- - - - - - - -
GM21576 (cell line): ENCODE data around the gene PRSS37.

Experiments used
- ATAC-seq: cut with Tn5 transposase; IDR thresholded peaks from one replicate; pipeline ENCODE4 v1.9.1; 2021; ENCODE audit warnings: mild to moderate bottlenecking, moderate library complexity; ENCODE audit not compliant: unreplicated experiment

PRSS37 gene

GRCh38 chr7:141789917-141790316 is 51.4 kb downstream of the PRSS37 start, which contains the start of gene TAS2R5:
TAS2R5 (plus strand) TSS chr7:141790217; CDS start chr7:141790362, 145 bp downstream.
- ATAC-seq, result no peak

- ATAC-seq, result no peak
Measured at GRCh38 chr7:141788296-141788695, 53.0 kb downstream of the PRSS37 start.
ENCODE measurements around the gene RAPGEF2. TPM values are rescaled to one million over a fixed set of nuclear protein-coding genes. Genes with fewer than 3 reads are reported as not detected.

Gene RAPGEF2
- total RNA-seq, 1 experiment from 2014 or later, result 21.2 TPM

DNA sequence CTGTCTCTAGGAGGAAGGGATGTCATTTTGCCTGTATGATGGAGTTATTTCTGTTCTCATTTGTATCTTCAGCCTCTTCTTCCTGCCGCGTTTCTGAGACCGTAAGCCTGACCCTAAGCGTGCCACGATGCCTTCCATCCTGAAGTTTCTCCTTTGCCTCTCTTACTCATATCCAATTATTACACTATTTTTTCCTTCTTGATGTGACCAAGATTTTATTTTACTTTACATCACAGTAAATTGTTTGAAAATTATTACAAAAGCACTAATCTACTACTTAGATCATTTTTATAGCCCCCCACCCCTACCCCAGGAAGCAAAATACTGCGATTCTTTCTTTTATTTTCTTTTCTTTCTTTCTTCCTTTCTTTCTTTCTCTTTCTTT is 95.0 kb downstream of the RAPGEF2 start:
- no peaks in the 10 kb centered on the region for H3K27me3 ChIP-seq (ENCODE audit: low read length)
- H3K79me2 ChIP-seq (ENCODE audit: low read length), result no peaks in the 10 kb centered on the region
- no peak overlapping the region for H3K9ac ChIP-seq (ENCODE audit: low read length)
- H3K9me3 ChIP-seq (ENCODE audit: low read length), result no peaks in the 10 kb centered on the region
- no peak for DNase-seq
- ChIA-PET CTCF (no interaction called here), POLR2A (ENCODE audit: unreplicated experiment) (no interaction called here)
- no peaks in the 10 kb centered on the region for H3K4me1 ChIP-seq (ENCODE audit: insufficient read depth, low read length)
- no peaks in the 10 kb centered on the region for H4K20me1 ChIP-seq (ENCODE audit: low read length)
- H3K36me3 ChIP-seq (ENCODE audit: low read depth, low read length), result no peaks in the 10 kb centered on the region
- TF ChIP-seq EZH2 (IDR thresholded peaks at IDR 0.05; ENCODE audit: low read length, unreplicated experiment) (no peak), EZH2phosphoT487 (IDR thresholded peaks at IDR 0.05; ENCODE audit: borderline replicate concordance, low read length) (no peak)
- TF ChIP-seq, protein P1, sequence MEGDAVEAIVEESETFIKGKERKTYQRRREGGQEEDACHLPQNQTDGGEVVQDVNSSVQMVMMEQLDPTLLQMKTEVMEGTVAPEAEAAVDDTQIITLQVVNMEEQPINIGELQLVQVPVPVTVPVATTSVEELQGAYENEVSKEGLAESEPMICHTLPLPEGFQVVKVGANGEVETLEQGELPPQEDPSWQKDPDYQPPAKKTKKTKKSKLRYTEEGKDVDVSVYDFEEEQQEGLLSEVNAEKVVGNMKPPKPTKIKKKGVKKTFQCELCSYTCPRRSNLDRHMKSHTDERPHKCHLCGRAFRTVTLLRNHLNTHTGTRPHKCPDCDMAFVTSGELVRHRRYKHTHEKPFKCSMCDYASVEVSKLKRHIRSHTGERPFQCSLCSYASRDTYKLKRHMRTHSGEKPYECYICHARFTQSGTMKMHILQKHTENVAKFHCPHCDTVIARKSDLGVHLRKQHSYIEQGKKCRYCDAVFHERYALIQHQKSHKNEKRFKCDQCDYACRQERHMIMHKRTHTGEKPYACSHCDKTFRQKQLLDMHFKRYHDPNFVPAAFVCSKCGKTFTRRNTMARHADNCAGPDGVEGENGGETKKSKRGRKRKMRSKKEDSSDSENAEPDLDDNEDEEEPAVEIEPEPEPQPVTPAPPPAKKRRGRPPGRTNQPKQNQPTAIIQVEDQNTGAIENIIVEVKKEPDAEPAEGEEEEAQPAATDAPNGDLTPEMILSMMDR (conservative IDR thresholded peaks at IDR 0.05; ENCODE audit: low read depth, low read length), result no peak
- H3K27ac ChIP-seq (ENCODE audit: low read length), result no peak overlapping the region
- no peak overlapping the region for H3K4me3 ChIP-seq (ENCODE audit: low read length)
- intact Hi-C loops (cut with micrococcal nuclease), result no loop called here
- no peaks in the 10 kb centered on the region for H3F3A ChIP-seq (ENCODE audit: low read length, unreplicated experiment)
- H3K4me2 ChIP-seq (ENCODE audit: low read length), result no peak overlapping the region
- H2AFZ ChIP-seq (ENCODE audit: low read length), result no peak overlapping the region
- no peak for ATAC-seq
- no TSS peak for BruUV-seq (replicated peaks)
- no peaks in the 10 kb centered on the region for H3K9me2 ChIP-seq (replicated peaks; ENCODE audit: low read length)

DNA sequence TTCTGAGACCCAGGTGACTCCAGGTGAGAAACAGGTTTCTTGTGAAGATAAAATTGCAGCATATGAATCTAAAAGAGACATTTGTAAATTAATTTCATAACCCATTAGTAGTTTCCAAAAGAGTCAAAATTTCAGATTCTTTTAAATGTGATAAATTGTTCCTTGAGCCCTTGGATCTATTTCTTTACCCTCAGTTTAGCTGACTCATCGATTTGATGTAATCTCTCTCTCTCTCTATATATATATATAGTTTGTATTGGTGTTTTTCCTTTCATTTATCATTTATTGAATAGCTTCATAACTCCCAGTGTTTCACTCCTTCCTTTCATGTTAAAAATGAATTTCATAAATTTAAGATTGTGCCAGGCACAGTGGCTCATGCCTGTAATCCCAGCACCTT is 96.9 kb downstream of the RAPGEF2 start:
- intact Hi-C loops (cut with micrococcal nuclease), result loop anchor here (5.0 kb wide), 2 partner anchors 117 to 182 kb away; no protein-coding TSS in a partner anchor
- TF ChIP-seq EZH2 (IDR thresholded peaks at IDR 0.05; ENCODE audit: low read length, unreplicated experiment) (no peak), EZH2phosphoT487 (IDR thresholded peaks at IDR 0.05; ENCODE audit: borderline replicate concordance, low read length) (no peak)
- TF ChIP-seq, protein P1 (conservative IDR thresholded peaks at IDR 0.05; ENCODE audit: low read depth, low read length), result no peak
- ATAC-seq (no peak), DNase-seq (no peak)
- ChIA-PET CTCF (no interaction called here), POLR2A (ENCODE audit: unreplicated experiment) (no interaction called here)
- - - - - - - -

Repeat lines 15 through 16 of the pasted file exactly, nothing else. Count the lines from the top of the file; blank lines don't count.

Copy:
- H3K79me2 ChIP-seq (ENCODE audit: low read length), result no peaks in the 10 kb centered on the region
- no peak overlapping the region for H3K9ac ChIP-seq (ENCODE audit: low read length)